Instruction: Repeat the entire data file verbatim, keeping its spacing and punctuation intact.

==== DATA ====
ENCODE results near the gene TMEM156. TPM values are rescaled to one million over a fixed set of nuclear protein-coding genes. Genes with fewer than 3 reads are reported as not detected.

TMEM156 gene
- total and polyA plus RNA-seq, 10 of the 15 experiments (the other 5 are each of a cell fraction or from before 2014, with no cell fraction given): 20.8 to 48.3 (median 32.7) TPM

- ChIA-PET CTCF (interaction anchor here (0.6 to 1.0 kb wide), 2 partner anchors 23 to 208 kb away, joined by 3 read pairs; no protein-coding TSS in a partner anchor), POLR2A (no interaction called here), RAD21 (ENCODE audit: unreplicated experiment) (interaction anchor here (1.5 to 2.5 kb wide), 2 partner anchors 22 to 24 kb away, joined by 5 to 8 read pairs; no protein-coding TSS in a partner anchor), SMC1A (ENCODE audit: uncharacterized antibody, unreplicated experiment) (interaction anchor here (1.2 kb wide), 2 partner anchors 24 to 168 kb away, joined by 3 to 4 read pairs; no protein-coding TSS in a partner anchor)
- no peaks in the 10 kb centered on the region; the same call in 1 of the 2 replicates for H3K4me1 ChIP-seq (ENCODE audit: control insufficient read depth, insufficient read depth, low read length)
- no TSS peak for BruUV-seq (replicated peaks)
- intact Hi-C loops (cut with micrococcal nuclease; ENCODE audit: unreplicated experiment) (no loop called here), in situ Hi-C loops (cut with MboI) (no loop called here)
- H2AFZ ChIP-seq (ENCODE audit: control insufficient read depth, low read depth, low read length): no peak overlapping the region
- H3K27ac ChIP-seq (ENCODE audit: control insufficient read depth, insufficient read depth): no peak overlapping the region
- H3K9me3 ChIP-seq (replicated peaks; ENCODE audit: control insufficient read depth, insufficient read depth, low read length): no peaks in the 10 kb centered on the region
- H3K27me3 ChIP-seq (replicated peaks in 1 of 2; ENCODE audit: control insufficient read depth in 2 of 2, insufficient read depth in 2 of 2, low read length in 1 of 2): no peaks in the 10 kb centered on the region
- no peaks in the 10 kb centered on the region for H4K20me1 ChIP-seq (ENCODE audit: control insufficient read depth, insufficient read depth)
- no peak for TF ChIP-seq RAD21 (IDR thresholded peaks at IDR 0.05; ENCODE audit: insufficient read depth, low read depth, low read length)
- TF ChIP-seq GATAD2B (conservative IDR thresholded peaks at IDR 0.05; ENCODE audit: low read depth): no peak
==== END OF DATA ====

ENCODE results near the gene TMEM156. TPM values are rescaled to one million over a fixed set of nuclear protein-coding genes. Genes with fewer than 3 reads are reported as not detected.

TMEM156 gene
- total and polyA plus RNA-seq, 10 of the 15 experiments (the other 5 are each of a cell fraction or from before 2014, with no cell fraction given): 20.8 to 48.3 (median 32.7) TPM

- ChIA-PET CTCF (interaction anchor here (0.6 to 1.0 kb wide), 2 partner anchors 23 to 208 kb away, joined by 3 read pairs; no protein-coding TSS in a partner anchor), POLR2A (no interaction called here), RAD21 (ENCODE audit: unreplicated experiment) (interaction anchor here (1.5 to 2.5 kb wide), 2 partner anchors 22 to 24 kb away, joined by 5 to 8 read pairs; no protein-coding TSS in a partner anchor), SMC1A (ENCODE audit: uncharacterized antibody, unreplicated experiment) (interaction anchor here (1.2 kb wide), 2 partner anchors 24 to 168 kb away, joined by 3 to 4 read pairs; no protein-coding TSS in a partner anchor)
- no peaks in the 10 kb centered on the region; the same call in 1 of the 2 replicates for H3K4me1 ChIP-seq (ENCODE audit: control insufficient read depth, insufficient read depth, low read length)
- no TSS peak for BruUV-seq (replicated peaks)
- intact Hi-C loops (cut with micrococcal nuclease; ENCODE audit: unreplicated experiment) (no loop called here), in situ Hi-C loops (cut with MboI) (no loop called here)
- H2AFZ ChIP-seq (ENCODE audit: control insufficient read depth, low read depth, low read length): no peak overlapping the region
- H3K27ac ChIP-seq (ENCODE audit: control insufficient read depth, insufficient read depth): no peak overlapping the region
- H3K9me3 ChIP-seq (replicated peaks; ENCODE audit: control insufficient read depth, insufficient read depth, low read length): no peaks in the 10 kb centered on the region
- H3K27me3 ChIP-seq (replicated peaks in 1 of 2; ENCODE audit: control insufficient read depth in 2 of 2, insufficient read depth in 2 of 2, low read length in 1 of 2): no peaks in the 10 kb centered on the region
- no peaks in the 10 kb centered on the region for H4K20me1 ChIP-seq (ENCODE audit: control insufficient read depth, insufficient read depth)
- no peak for TF ChIP-seq RAD21 (IDR thresholded peaks at IDR 0.05; ENCODE audit: insufficient read depth, low read depth, low read length)
- TF ChIP-seq GATAD2B (conservative IDR thresholded peaks at IDR 0.05; ENCODE audit: low read depth): no peak